The knowledge of TSR versus temperature is necessary for the appraisals stability of ceramic articles under working conditions. The temperature dependence of TSR has three characteristic intervals [6]. The TSR of ceramics is invariable in the elastic — brittle temperature range. A relaxation of thermal stresses increases the TSR with temperature rise in the second interval. The tests performed on ZrC disks by induction heating method [6] show this possibility (Fig. 4.21).

The R value of ZrC remains constant with temperature increase up to 1,700 K regardless of heating rate. The TSR criteria R and R’ of a porous ZrC considerably change when the materials porosity varies (Fig. 4.22). Pores reducing the cross­section area of a body cause a drop in strength a and elasticity modulus E. The a and E dependencies on porosity P may be described by empirical relations of this sort:

a = a0exp(—BP), E = E0 ■ exp(—BP).

The invariability of TSR in the range from 500 to 1,700 K is conditioned exclu­sively due to the constancy of strength in this range, since the E decay and a rise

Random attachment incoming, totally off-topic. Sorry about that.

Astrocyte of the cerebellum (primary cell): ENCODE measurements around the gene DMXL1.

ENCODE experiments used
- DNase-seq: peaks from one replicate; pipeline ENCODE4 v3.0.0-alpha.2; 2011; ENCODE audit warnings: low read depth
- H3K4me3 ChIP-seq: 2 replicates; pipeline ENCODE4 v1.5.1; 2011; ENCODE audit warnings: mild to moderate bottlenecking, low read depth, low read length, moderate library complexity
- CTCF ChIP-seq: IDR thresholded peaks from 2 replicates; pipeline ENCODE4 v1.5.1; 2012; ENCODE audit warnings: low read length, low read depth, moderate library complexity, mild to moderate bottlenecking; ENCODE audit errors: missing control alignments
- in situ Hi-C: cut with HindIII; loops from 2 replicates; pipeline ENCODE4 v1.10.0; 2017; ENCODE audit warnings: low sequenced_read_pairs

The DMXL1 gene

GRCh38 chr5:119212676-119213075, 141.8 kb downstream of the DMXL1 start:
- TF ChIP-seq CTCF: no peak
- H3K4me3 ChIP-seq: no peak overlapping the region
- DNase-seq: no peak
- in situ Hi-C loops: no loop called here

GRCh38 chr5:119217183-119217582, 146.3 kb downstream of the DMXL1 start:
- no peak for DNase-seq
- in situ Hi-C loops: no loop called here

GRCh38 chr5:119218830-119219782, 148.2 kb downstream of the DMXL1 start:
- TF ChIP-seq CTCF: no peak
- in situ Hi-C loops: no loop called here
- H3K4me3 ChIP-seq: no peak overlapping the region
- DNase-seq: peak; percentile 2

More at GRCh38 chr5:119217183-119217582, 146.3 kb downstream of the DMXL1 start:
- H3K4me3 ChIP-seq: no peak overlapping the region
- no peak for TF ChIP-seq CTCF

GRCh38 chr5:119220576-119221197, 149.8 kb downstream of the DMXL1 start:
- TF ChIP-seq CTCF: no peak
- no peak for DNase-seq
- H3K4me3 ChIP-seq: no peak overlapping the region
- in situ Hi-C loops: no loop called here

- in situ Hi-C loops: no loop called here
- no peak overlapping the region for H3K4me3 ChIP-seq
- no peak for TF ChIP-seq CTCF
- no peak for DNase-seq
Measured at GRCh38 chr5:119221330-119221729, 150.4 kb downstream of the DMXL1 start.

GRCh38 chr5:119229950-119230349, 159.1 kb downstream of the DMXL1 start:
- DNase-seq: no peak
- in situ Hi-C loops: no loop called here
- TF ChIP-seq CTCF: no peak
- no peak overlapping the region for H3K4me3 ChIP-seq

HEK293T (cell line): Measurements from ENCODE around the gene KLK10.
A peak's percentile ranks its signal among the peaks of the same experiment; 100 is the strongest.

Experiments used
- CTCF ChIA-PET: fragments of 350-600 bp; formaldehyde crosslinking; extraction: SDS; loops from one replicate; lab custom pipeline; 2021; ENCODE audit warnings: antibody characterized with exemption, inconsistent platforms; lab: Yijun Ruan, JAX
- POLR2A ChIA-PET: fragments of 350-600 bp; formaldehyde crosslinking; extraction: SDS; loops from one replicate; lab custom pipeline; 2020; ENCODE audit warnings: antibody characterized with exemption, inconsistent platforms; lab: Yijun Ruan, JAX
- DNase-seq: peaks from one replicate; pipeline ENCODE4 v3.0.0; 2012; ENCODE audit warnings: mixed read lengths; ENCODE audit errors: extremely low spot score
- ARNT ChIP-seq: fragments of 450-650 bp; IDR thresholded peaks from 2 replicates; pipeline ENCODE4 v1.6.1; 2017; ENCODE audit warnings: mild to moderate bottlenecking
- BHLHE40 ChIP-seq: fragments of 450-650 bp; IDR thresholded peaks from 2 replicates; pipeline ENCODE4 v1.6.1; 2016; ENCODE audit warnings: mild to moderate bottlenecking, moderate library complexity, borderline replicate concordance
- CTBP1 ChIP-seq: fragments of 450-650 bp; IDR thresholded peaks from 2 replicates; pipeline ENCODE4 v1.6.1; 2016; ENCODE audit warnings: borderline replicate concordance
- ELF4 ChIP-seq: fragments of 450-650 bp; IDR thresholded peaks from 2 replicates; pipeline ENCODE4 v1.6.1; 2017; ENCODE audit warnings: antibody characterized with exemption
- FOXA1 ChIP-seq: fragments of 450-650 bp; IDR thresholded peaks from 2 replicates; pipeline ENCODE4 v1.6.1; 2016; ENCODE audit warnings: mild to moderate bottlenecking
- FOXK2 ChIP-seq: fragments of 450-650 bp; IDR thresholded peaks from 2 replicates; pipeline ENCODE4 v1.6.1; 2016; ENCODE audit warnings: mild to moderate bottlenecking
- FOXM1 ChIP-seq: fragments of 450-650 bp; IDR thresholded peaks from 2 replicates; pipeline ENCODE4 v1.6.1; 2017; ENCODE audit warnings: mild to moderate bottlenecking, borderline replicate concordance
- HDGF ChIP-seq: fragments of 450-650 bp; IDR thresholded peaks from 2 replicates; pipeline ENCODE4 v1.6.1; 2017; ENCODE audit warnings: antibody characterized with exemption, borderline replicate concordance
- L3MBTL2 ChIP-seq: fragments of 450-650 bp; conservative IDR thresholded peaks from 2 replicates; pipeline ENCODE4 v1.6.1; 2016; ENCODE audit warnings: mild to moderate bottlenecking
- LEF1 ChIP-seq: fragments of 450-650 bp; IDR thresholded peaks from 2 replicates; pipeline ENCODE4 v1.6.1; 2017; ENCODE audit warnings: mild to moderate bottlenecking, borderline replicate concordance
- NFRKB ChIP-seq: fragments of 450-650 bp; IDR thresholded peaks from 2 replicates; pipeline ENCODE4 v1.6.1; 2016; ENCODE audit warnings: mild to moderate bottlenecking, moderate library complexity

with temperature compensate for each other and the product aE is kept practically constant. The lower is the velocity of thermal loading above 1,700 K the greater is the reduction of the local stresses and the greater is the up growth of TSR. The thermal fracture in the third temperature range cannot be observed when the thermal stresses relax more rapidly than their formation. The ZrC samples do not fracture even at 1,900 K at low heating velocities <10K/s and much less at the onset of the macroductility at 2,000-2,200 K.

Distribution of R values for ZrC, NbC measured on a representative number of samples (70-90) is characterized by exponential Weibull relation. The coefficient of variation W = S/Rm (S is deviation of TSR, Rm is average value) agrees closely with appropriate significance of the W value obtained under mechanical test of strength. The cyclic thermal loading does not decrease the carrying capacity of samples in elastic-brittle temperature range. TSR of the ceramic bodies can be seriously changed under combined influence of the thermal and mechanical loads [28].